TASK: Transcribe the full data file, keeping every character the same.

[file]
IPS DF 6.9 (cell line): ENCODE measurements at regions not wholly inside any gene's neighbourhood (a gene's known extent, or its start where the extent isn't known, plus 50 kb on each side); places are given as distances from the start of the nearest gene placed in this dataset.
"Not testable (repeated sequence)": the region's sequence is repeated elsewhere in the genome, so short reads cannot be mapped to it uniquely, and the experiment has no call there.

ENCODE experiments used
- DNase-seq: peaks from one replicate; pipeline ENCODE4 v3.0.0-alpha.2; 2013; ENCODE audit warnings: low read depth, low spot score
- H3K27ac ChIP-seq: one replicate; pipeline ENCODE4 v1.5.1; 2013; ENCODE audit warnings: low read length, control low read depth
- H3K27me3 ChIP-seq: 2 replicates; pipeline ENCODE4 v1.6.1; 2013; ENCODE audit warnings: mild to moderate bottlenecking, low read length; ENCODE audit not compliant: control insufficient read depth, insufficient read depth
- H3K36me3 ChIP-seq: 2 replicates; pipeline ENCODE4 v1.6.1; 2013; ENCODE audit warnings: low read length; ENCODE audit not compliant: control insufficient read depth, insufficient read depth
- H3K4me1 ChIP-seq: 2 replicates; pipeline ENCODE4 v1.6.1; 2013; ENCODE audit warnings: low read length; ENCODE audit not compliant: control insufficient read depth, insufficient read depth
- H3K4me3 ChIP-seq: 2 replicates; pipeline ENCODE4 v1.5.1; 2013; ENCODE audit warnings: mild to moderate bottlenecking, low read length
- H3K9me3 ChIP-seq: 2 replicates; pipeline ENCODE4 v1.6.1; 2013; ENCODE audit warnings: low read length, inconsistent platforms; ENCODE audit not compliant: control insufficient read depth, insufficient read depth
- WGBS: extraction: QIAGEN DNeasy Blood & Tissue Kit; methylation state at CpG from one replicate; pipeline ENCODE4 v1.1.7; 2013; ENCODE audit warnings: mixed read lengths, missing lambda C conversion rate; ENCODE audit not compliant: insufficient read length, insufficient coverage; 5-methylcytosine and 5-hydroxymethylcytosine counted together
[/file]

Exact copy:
IPS DF 6.9 (cell line): ENCODE measurements at regions not wholly inside any gene's neighbourhood (a gene's known extent, or its start where the extent isn't known, plus 50 kb on each side); places are given as distances from the start of the nearest gene placed in this dataset.
"Not testable (repeated sequence)": the region's sequence is repeated elsewhere in the genome, so short reads cannot be mapped to it uniquely, and the experiment has no call there.

ENCODE experiments used
- DNase-seq: peaks from one replicate; pipeline ENCODE4 v3.0.0-alpha.2; 2013; ENCODE audit warnings: low read depth, low spot score
- H3K27ac ChIP-seq: one replicate; pipeline ENCODE4 v1.5.1; 2013; ENCODE audit warnings: low read length, control low read depth
- H3K27me3 ChIP-seq: 2 replicates; pipeline ENCODE4 v1.6.1; 2013; ENCODE audit warnings: mild to moderate bottlenecking, low read length; ENCODE audit not compliant: control insufficient read depth, insufficient read depth
- H3K36me3 ChIP-seq: 2 replicates; pipeline ENCODE4 v1.6.1; 2013; ENCODE audit warnings: low read length; ENCODE audit not compliant: control insufficient read depth, insufficient read depth
- H3K4me1 ChIP-seq: 2 replicates; pipeline ENCODE4 v1.6.1; 2013; ENCODE audit warnings: low read length; ENCODE audit not compliant: control insufficient read depth, insufficient read depth
- H3K4me3 ChIP-seq: 2 replicates; pipeline ENCODE4 v1.5.1; 2013; ENCODE audit warnings: mild to moderate bottlenecking, low read length
- H3K9me3 ChIP-seq: 2 replicates; pipeline ENCODE4 v1.6.1; 2013; ENCODE audit warnings: low read length, inconsistent platforms; ENCODE audit not compliant: control insufficient read depth, insufficient read depth
- WGBS: extraction: QIAGEN DNeasy Blood & Tissue Kit; methylation state at CpG from one replicate; pipeline ENCODE4 v1.1.7; 2013; ENCODE audit warnings: mixed read lengths, missing lambda C conversion rate; ENCODE audit not compliant: insufficient read length, insufficient coverage; 5-methylcytosine and 5-hydroxymethylcytosine counted together